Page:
Ottawa-area Christmas tree farms experienced increased demand this holiday season, likely the result of reported shortages of trees.
“They were anxious to get their trees, earlier this year than ever before,” Jean Mageau, owner of Mageau’s Tree Farm in rural southeast Ottawa, said recently.
“They’re more in a rush this year.”
Media reports of shortages, increased exports of trees to the United States, a lack of trees planted during the late-2000s recession, and large retailers like IKEA not selling trees this year were among the triggers for increased demand.
The effects of COVID-19 were in play, too.
“There was fewer people traveling, more people are staying at home for Christmas. That’s driven a demand for trees — it certainly did last year,” said Mark MacGowan, owner of MacGowan’s Christmas Tree Farm in the west-end Ottawa village of Kinburn.
“I think the pandemic has people refocusing on important family things that they can do that are lower risk,” said MacGowan. “You’re outside in the fresh air and we’re not just selling a Christmas tree when you come to a local farm, we’re selling a family event.”
He added: “I would say sales were up a lot. It’s been a great boost for our farm. We’ve been we’ve been quite lucky.”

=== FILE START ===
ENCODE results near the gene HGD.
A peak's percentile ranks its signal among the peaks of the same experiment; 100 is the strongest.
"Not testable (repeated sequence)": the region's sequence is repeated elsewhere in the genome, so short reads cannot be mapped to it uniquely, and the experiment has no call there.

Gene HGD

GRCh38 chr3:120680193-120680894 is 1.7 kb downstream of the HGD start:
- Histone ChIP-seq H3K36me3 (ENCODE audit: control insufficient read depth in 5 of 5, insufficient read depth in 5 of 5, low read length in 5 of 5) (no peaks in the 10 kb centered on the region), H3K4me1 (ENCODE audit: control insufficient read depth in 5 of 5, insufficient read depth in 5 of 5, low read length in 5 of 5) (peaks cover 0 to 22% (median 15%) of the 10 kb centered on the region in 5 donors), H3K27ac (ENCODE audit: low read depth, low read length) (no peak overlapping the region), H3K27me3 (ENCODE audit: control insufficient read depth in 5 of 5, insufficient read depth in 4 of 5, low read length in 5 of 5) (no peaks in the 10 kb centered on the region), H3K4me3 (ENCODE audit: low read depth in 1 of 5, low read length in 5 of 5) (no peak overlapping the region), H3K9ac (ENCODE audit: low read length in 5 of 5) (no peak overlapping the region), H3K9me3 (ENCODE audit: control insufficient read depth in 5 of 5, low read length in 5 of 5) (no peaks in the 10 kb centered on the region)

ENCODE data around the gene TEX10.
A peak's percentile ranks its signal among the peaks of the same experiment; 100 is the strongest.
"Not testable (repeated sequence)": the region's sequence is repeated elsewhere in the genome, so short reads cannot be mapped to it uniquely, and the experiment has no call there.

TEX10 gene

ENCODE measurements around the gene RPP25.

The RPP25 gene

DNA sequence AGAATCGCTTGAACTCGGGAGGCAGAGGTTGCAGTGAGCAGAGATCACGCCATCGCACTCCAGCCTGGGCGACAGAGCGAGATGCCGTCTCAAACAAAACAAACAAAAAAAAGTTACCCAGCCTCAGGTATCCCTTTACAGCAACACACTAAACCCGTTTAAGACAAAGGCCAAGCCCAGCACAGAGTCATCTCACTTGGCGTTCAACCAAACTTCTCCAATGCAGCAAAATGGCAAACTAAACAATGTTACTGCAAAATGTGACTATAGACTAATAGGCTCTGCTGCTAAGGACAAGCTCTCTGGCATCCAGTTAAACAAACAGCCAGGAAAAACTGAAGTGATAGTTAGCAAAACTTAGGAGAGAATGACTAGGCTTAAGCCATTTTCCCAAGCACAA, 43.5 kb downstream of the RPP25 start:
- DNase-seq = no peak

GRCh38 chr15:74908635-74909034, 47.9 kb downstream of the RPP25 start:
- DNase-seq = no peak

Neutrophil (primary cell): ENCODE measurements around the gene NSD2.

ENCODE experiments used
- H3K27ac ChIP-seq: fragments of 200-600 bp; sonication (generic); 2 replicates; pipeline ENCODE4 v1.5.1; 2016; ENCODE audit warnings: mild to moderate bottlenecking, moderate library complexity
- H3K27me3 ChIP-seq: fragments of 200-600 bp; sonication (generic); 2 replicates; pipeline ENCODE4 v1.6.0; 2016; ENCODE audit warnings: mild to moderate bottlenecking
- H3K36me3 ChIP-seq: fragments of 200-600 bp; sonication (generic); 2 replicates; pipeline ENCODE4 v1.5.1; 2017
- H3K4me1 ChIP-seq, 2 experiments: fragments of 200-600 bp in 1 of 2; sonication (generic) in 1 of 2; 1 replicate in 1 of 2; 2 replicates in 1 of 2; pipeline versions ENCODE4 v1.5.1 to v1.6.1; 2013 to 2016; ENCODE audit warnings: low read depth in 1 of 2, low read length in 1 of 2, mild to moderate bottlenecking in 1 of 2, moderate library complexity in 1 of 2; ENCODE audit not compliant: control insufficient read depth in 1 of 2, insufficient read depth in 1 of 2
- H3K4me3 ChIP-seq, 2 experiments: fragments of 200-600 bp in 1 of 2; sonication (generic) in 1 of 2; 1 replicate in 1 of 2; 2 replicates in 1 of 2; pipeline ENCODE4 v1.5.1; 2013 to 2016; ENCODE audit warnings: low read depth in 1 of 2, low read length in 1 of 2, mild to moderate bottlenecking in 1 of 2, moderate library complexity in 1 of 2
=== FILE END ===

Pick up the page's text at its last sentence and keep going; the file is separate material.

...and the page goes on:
But MacGowan has been careful with his supply, ensuring to keep stock for years to come. It’s a long-term game, with each tree taking eight-14 years to grow.
Environmental conditions are unpredictable – with drought, late spring frosts and pests amongst the reasons why seedlings can fail to grow.
“One year we had a drought and I planted small seedlings. I made myself a big tank on the tractor and watered them because I would’ve lost them all,” said Mageau, who has owned his business since 1988.
The number of Christmas tree farms in Canada is decreasing because of the rising value of land and farmers such as Mageau set to end their career.
“I don’t plant anymore. That’s four years I haven’t planted at all. Before, I was planting about 1,000 to 2,000 a year,” said the 83-year-old Mageau.
Still, demand was heavy, forcing some farms to close early this year.
“We did have the regular supply of cut-your-own and already-cut trees for our normal volume of sales, but supply and demand have shifted,” Bronwyn Harper, co-owner of Hillcrest Tree Farm in south-end North Gower, said in an email to Capital Current. “More people are coming earlier (the last weekend in November) and we had to close the fields at the end of business on Sunday, Dec. 5.”
Although Mageau said his time for selling trees is waning, he believes that the industry in Canada will remain strong.
“You see it’s a circle really,” he said. “Every 10 years you will get a little shortage; now everybody’s planting. About three-to-four years ago everybody was planting and now in about four or five years from now they’ll have too much, and the price will go down – so they’ll stop planting. I’ve been in there for many years, so I see about how it goes.”
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